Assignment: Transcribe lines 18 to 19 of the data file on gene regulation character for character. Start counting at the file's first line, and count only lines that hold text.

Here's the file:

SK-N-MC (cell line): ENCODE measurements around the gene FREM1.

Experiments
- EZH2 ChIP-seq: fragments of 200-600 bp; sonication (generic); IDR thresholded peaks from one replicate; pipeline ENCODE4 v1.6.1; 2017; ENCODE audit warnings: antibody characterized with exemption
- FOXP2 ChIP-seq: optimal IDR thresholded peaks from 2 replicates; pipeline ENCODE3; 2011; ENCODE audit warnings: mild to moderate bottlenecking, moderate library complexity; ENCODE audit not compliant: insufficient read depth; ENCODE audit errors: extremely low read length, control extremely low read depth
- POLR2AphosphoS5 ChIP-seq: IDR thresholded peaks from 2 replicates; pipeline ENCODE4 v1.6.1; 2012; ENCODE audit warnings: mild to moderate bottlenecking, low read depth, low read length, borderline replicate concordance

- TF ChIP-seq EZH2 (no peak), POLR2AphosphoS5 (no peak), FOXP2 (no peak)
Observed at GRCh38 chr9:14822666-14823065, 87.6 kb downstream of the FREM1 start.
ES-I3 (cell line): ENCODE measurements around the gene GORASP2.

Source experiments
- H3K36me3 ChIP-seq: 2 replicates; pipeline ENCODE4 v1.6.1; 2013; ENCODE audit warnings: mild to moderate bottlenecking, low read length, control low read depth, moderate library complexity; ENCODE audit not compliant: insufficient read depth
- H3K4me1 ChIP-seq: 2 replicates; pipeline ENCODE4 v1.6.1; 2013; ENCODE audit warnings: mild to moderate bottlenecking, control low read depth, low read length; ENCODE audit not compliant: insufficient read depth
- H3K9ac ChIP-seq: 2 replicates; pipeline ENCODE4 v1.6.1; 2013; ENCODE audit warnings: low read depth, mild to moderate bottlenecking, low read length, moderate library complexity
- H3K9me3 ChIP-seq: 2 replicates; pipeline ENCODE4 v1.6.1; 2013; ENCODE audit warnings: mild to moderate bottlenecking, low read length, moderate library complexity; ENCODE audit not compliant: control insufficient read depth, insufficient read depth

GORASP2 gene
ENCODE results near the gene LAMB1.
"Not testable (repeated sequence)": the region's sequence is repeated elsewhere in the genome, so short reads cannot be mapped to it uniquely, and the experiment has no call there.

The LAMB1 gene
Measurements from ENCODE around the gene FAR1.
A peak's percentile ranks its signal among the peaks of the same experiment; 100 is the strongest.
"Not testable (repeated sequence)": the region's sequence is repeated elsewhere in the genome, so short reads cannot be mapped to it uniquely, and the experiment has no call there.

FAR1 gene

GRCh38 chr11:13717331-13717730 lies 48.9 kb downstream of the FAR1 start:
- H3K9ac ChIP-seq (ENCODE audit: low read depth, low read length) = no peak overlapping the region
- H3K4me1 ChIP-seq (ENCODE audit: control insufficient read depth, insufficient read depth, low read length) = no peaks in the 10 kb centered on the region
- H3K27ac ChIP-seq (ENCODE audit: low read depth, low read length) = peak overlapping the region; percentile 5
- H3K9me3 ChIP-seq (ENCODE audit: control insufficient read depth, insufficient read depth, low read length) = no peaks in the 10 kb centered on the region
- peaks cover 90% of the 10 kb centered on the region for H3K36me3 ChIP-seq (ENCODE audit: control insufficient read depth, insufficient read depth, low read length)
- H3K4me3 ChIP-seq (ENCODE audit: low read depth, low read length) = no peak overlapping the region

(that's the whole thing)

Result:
Measurements from ENCODE around the gene FAR1.
A peak's percentile ranks its signal among the peaks of the same experiment; 100 is the strongest.